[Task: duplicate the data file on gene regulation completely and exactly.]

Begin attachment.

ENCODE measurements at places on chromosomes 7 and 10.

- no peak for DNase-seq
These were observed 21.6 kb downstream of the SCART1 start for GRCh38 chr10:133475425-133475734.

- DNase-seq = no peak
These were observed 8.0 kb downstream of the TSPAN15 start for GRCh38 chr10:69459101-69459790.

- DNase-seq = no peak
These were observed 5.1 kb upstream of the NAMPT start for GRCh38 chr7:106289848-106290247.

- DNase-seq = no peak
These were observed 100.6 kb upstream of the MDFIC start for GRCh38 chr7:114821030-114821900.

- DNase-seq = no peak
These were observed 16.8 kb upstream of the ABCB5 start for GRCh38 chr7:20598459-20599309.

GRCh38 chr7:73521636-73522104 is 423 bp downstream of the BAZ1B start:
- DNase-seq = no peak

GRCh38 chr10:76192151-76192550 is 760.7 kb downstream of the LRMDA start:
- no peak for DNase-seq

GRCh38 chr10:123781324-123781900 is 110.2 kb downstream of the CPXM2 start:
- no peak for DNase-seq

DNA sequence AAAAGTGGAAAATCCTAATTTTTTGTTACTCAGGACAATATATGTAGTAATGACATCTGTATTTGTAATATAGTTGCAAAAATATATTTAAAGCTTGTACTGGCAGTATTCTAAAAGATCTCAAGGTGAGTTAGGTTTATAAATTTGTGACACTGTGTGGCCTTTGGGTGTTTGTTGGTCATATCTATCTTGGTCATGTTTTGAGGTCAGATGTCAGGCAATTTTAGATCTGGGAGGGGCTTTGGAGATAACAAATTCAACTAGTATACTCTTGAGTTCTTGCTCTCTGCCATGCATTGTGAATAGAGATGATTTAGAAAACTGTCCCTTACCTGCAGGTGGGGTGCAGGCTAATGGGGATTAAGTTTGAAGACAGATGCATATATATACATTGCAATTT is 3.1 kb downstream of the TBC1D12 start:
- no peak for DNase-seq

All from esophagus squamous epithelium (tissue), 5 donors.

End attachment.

ENCODE measurements at places on chromosomes 7 and 10.

- no peak for DNase-seq
These were observed 21.6 kb downstream of the SCART1 start for GRCh38 chr10:133475425-133475734.

- DNase-seq = no peak
These were observed 8.0 kb downstream of the TSPAN15 start for GRCh38 chr10:69459101-69459790.

- DNase-seq = no peak
These were observed 5.1 kb upstream of the NAMPT start for GRCh38 chr7:106289848-106290247.

- DNase-seq = no peak
These were observed 100.6 kb upstream of the MDFIC start for GRCh38 chr7:114821030-114821900.

- DNase-seq = no peak
These were observed 16.8 kb upstream of the ABCB5 start for GRCh38 chr7:20598459-20599309.

GRCh38 chr7:73521636-73522104 is 423 bp downstream of the BAZ1B start:
- DNase-seq = no peak

GRCh38 chr10:76192151-76192550 is 760.7 kb downstream of the LRMDA start:
- no peak for DNase-seq

GRCh38 chr10:123781324-123781900 is 110.2 kb downstream of the CPXM2 start:
- no peak for DNase-seq

DNA sequence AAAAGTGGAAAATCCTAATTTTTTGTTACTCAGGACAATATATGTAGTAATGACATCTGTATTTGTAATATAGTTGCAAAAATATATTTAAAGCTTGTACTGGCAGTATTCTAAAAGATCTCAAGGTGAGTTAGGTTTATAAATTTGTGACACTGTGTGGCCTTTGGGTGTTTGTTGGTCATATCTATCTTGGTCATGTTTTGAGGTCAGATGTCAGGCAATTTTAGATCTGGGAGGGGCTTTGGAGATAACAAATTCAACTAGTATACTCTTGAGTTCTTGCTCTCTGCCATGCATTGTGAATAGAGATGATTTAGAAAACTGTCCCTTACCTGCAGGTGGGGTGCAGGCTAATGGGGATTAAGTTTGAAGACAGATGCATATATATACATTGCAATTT is 3.1 kb downstream of the TBC1D12 start:
- no peak for DNase-seq

All from esophagus squamous epithelium (tissue), 5 donors.